What treatment should you ask for?

The treatment found to be the most effective in successfully treating OCD is a talking therapy called Cognitive Behavioural Therapy (CBT) including Exposure and Response Prevention (ERP). In many cases, CBT/ERP alone is highly effective in treating OCD, but for some people a combination of CBT and medication is also effective. 

Some people may be apprehensive about taking medication, but the medication may reduce the anxiety enough for a person to start, and eventually succeed in therapy. However, the choice to take medication must remain your choice and ultimately, it is CBT that OCD-UK recommend as the primary treatment you should be seeking, and expecting to be offered by your GP.

Before any kind of treatment for OCD can commence you should always consult your GP. Many GPs still have little or no knowledge of Obsessive-Compulsive Disorder, although thankfully this is now slowly changing. You may therefore, have to tell your GP what OCD is, as well as what your symptoms are and what treatment you are seeking. You may also wish to refer your GP to the NICE guidelines for OCD.

Sometimes people with OCD are worried about opening up about their OCD, so if you are not sure what to say to your GP, then we have created a GP Ice-Breaker printout to help you during that first appointment. You can download it and print for free from our website, or please send a SAE and we will send a copy to you.

When you first see your GP about your symptoms, he or she will want to consider whether you have OCD, so they may ask you a series of questions (this is called an assessment).  In many cases the GP should refer you to a suitably qualified healthcare professional for the assessment.  This is likely to be a clinical psychologist or psychiatrist who will ensure a correct diagnosis and a course of treatment.

Assuming you are diagnosed with OCD, then ensure that Cognitive Behavioural Therapy (CBT) is the treatment you are offered, CBT is very different to counselling, so be sure to ask for clarification if you are unsure what treatment you are being offered.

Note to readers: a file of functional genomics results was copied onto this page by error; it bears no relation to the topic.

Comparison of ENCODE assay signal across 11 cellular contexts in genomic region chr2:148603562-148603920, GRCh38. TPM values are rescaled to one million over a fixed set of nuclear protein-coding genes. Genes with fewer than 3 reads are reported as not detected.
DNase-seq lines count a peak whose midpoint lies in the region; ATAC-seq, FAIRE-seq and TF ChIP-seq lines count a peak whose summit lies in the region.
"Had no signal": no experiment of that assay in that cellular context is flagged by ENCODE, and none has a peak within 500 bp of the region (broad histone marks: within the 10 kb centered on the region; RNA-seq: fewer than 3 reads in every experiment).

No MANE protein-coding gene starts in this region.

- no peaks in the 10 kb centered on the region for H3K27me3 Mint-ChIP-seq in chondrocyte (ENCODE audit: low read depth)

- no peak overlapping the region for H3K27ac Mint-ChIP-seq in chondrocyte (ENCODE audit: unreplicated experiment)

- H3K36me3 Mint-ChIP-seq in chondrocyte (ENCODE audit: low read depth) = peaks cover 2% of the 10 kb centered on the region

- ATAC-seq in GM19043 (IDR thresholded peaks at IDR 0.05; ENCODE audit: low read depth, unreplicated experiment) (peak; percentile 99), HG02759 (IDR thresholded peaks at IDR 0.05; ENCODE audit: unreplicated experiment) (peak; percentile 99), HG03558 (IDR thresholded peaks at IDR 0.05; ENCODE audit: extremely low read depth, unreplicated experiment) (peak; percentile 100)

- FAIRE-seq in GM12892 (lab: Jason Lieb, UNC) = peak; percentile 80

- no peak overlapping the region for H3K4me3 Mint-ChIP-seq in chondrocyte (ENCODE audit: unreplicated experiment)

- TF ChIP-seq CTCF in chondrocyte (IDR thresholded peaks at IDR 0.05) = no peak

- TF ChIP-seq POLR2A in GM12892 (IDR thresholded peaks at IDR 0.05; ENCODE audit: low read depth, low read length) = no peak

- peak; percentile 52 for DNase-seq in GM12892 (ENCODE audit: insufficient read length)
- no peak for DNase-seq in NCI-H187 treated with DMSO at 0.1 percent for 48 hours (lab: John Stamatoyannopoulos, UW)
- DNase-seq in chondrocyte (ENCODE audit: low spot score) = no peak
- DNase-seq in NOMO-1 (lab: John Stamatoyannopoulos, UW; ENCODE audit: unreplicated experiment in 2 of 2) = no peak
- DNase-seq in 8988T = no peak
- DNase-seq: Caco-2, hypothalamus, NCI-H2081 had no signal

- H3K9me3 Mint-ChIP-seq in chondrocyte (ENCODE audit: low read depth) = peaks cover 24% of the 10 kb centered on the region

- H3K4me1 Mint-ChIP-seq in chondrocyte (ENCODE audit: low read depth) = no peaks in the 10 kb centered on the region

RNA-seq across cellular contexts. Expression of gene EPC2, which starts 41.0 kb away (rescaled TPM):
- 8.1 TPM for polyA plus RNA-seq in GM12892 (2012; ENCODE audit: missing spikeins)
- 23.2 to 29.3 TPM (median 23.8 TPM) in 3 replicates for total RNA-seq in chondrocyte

Most GPs will listen to your personal wishes with regards to treatment options.  Your own preference is important and after a full discussion your healthcare professional should support your choice where possible.  However, if your GP refuses to refer you for your treatment of choice (CBT in most cases) until you have taken medication or tried basic counselling, you should challenge this if it is not something you wish to try. You may wish to contact the OCD-UK advocacy team for advice in this situation.

If you need to see more than one healthcare professional about your OCD and other health issues, they should make sure that there is a written agreement about who is responsible for the various aspects of your care. This agreement should be discussed with you and you should be given a copy of this agreement.

Remember, the NICE guidelines for OCD are very clear that if you have OCD and your symptoms are mild, you should first be offered at least 10 hours of Cognitive Behavioural Therapy (CBT) including Exposure and Response Prevention (ERP).

So to summarise we recommend:

  • Making an appointment with your GP.
  • Requesting an assessment for a diagnosis of OCD with a specialist consultant psychologist or psychiatrist.

If OCD is diagnosed:

  • Requesting a treatment course of Cognitive Behavioural Therapy (CBT) including Exposure and Response Prevention (ERP).  This can be done with or without medication, depending on your personal choice.

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